Fossil gas is a dirty business
The issues with fossil gas are not limited to its wrecking effects on climate change.
The fossil gas industry’s business model, through its practices, suggest that the continued profitability of these companies is achieved in significant part through bribery and other corruption. These same companies often play a central role in planning, assessing and projecting regions’ future energy needs in a way that primarily serves their own interests. Continued interference by oil and gas companies has also weakened institutions and policies put in place to mitigate climate change.
The remaining gas reserves are mostly concentrated in the Persian Gulf, Central Asia and Russia. This means that gas importing countries, including the EU which is heavily reliant on gas imports, are dependent on undemocratic and politically unstable regimes, with a proven track record of human right abuses.
Some of the areas where sizable fossil gas investments are planned, such as southeastern Europe and Central Asia, are among those most vulnerable to climate change. If these countries are planning to address and adapt to climate change, those fossil gas projects will become stranded assets in the next decades, well before the end of their financial life, thus leaving those countries once again far behind and increasing the costs of their inevitable transformation of energy systems.
Financial institutions pour billions into fossil gas
Financial institutions are struggling to kick the fossil fuel habit. Since the 2015 Paris Agreement, the public financial institutions have been supporting fossil fuels companies with billions of euros.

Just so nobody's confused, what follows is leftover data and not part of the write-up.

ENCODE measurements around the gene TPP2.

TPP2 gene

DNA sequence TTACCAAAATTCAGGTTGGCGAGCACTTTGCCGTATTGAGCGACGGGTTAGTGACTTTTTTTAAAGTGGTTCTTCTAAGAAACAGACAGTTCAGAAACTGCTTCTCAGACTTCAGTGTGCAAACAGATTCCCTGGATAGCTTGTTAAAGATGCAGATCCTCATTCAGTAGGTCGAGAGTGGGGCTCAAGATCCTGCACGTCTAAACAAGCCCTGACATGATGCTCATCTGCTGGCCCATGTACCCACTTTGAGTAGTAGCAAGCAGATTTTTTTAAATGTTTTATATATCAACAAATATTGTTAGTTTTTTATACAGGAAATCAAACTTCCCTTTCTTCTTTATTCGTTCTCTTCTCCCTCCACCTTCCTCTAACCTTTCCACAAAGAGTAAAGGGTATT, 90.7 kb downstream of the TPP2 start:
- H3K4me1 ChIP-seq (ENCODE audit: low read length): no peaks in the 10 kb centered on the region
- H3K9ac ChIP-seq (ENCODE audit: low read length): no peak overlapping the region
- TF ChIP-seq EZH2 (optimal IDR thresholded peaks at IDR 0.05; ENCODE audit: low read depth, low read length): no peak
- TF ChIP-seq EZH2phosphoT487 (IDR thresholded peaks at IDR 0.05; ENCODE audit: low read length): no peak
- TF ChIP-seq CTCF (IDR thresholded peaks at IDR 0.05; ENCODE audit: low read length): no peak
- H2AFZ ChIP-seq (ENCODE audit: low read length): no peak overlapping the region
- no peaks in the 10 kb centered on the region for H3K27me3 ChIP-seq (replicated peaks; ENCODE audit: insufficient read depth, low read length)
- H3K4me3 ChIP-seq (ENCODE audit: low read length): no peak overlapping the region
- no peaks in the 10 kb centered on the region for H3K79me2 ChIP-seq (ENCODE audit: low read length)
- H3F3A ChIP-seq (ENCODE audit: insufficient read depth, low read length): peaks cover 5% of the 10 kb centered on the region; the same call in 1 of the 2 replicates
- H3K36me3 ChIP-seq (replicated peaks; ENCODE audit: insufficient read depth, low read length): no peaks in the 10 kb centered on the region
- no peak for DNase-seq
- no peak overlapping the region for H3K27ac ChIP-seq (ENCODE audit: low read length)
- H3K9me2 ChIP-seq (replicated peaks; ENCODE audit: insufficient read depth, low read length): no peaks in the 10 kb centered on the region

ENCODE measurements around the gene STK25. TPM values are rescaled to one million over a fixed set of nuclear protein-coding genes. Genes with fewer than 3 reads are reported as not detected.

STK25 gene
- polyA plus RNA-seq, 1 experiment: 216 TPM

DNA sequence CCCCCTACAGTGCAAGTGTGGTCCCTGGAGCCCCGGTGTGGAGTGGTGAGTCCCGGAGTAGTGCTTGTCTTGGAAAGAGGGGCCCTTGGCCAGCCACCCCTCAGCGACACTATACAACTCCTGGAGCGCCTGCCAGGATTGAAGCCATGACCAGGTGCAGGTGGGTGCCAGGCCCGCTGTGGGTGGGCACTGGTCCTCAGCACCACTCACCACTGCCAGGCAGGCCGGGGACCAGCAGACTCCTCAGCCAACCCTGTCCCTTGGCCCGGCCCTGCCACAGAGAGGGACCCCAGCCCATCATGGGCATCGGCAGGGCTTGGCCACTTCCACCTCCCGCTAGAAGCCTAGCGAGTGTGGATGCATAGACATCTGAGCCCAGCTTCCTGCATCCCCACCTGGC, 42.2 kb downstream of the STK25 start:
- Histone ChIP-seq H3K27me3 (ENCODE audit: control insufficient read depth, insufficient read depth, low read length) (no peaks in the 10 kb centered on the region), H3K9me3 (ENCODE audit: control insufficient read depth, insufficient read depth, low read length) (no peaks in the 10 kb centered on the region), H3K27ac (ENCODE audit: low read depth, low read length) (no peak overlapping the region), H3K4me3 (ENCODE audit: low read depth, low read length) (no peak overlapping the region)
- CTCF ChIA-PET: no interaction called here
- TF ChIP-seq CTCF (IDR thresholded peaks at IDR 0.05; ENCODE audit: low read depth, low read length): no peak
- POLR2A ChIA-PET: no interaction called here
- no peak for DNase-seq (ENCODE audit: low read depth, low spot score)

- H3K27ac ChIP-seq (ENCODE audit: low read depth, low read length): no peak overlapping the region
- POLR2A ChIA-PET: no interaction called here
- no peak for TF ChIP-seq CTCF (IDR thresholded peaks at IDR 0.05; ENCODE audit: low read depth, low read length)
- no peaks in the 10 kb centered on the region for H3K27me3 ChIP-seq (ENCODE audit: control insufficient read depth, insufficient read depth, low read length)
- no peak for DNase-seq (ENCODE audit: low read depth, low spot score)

The European Investment Bank (EIB) was the first multilateral development bank that recognized it was time to stop financing gas. Following a strong campaign by an international coalition of NGOs, the EIB agreed on a new energy lending policy that stops financing fossil fuel projects from the end of 2021. But other multilateral development banks (MDBs) still need to follow suit.
The European Bank for Reconstruction and Development (EBRD) has clear mission statements on supporting the transition towards clean energy. Yet, several Bankwatch reports showed that the Bank’s financial support for fossil fuels remained steady throughout 2010-2019, the warmest decade on record.
In the early 2000s the EBRD was considering investing in the USD 20 billion Sakhalin-2 oil and gas development in the pristine area of Sakhalin Island, Russia. But eventually, in 2007 the Bank decided not to engage, in part due to the protest campaign of local indigenous communities and international NGOs that contended the project would have adverse impacts on Sakhalin’s people and environment.
European MDBs’ latest fossil fuels adventure was the Southern Gas Corridor, a system of mega-pipelines to bring fossil gas from Azerbaijan to Europe. This massive project has simultaneously been boosting Azerbaijan’s dictatorial regime and causing upheaval in local communities along the pipelines’ routes in Turkey, Greece, Albania and Italy.
The pipeline project received unprecedented financial support from both the EBRD and the EIB. In addition to earlier EBRD investments in the Southern Gas Corridor, in the period 2014-2018 the EBRD extended over USD 450 million to the Azerbaijan gas field (Shah Deniz II) and more than USD 1 billion into the Trans Adriatic Pipeline (TAP) and the Trans Anatolian Pipeline (TANAP).
New investments into fossil gas will lock economies into the current system of fossil fuels dependency and will have a detrimental effect on the much-needed transformation of energy systems.